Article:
How you steward your time determines the quality of your life.
Think carefully and regularly about how you use your time. Time is the one thing you can't catch up on, one of the most precious and scarce resources we have as finite humans. Life indeed is short, and if you take it for granted, it will be gone before you know it.
We all want something for nothing, and our character determines if we will seek those shortcuts or invest our time in a way worthy of the goal. The more valuable the vision, the more time it will take to get there. Part of seeking wisdom is to steward your time intentionally.
Saving money is done best a little at a time throughout your life. The same is true with investing your time in pursuing what is good, true, and beautiful.
Here are a few ideas on how to focus your time.
1. Focus your efforts on what matters most. Ask yourself: Will I care about this thing/hobby/meeting/decision in the future? We typically regret not doing meaningful things and overestimate the stress of unessential tasks.
Spend time on who matters most. If you are married, it's your spouse. If children, it's spending time with them. Keep asking yourself if what you are doing is the most valuable way to spend your time. It's not about what is important to someone else, but what applies to you, your current season, and what sparks joy. Spending intentional time encouraging or helping a friend may not be important to someone else, but it's unlikely you will regret it later.
Don't respond to online criticism. The best response to someone who criticizes you on social media is typically no response at all. Don't engage. Don't give your time to someone who isn't respecting you. If you are tempted to argue with someone online, you're merely opening yourself up to wasting your time, and you are highly unlikely to accomplish anything meaningful.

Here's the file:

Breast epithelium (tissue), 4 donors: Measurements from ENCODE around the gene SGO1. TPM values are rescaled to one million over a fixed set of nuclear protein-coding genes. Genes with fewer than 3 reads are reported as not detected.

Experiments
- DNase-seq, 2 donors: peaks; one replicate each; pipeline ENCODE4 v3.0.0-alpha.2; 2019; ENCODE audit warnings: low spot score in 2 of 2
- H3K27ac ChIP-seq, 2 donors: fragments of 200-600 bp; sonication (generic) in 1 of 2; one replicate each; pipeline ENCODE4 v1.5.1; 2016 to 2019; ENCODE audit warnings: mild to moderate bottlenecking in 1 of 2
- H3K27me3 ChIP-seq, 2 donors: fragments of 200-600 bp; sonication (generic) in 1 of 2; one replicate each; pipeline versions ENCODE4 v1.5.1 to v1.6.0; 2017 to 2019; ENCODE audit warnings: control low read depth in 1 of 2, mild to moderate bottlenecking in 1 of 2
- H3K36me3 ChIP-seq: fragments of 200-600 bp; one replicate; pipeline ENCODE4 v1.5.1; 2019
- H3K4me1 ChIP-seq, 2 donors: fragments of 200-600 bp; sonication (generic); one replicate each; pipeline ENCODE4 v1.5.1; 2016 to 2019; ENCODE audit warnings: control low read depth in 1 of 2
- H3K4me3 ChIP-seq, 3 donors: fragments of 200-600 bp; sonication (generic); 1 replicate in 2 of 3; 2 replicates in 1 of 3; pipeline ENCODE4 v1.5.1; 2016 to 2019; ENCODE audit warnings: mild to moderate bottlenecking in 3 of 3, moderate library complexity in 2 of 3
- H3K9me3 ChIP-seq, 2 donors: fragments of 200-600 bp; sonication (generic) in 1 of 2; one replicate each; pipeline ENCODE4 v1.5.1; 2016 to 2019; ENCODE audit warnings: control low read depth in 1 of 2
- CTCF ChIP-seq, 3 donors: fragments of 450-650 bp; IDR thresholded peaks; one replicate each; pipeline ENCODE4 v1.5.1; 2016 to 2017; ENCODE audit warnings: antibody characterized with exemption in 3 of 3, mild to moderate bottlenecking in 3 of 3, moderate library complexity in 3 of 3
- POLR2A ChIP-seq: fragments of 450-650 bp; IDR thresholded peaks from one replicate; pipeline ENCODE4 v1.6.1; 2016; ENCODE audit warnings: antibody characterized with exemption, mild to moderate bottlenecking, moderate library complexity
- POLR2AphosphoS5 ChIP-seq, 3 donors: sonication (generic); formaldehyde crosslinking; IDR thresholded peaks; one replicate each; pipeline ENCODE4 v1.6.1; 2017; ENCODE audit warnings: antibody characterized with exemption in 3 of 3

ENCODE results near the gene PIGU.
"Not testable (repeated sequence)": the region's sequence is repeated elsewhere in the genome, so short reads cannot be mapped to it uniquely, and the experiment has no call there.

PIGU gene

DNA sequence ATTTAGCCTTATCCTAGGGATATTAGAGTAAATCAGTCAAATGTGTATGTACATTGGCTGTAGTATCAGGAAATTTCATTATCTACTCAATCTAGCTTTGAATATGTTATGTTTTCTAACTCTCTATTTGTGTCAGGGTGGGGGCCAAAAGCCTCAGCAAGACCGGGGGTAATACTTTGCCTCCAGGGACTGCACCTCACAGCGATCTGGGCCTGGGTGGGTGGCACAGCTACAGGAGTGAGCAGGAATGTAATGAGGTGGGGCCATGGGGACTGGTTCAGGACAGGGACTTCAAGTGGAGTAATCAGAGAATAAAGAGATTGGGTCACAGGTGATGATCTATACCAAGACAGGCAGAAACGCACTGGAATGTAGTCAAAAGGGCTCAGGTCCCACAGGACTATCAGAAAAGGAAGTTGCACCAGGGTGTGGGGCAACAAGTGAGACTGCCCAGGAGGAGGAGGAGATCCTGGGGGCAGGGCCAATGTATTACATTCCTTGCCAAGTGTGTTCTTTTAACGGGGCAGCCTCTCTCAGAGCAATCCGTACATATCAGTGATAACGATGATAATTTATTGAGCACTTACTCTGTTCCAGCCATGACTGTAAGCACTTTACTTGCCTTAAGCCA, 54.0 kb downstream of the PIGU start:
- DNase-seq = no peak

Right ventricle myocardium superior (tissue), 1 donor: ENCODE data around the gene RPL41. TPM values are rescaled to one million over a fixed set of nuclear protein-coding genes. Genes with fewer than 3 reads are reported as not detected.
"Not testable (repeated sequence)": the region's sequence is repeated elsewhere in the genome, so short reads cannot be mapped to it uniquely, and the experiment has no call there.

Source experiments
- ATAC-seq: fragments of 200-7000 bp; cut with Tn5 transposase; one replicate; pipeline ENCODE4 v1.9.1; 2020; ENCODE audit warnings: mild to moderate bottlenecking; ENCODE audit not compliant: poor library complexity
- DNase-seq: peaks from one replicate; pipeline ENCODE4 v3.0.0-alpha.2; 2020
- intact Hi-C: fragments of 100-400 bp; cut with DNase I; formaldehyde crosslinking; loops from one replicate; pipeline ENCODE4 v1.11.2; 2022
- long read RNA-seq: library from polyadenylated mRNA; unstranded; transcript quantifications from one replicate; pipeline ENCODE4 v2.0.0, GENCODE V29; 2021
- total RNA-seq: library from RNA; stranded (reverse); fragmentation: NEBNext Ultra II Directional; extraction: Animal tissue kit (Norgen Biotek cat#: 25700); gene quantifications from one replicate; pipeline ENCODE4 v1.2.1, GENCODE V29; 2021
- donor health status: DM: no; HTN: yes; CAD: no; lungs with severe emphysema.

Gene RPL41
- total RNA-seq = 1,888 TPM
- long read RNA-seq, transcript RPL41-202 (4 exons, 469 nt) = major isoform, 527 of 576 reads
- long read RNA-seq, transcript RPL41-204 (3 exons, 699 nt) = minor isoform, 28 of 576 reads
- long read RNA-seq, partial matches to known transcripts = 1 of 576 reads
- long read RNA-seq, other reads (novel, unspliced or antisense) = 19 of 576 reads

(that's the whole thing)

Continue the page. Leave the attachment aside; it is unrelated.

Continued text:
Teach others around you what is important to you.
Tell whoever you need to that you are not to be interrupted at certain times or that you won't be responding if they reach out. I work from home and tell my wife I'm going into my "concentration cave."
Minimize distractions. Turn off all notifications on your devices, or put your cell phone in another room. Whenever possible, permanently disable notifications for each app or software you have.
2. Pomodoro technique. Have a focused work block for 20-30 minutes and a focused rest block for 3-5 minutes. Rinse and repeat. I choose a single topic or task for the work block, the most important thing to focus on that day. During the focused rest block, I will go to the bathroom, heat my tea, and perhaps do a few minutes of stretching. Another favorite is to do a quick grease the groove movement, such as pushups, pullups, hanging from a bar or rings, or overhead press with a kettlebell.
3. Commit small amounts of time regularly to practice your priorities. Just show up. Whether it's a few minutes cleaning up, five minutes meditating, or 20 minutes writing, committing what feels like a small amount of time to something meaningful is an effective strategy to make sure you get past any internal or external resistance.
5. Give yourself permission to quit after you complete your initial commitment. Often you'll find that once you start, you actually want to keep going with what you were just resisting. Beginning your practice each day is what matters most.
4. Create a habit that starts your work or creative habit. Do a small routine every time before you begin your focused work. It could be organizing your desk, reading an inspiring quote, or playing a particular song. One of the great Russian composers, Igor Stravinsky, did the same thing every morning to start his workday: he played a Bach fugue, like Toccata and Fugue in D Minor.
"What I've learned since I was a kid is how to work toward goals that are neither clearly defined nor externally imposed. You'll probably have to learn both if you want to do really great things."
"I wish it need not have happened in my time," said Frodo.
"So do I," said Gandalf, "and so do all who live to see such times. But that is not for them to decide. All we have to decide is what to do with the time that is given us."
J.R.R. Tolkein, The Fellowship of the Ring
Is this how I want to be spending my time?
What can I focus on right now?
You know the value of regularly focusing your efforts on exercising your body. Do the same with your mind, and grow your mental fitness.
Please pay it forward and pass on this newsletter to your friends and colleagues. You can send them here.
Live wisely with the time you have,
P.S. If you haven't done your annual reflection yet, you still have time! Read it here.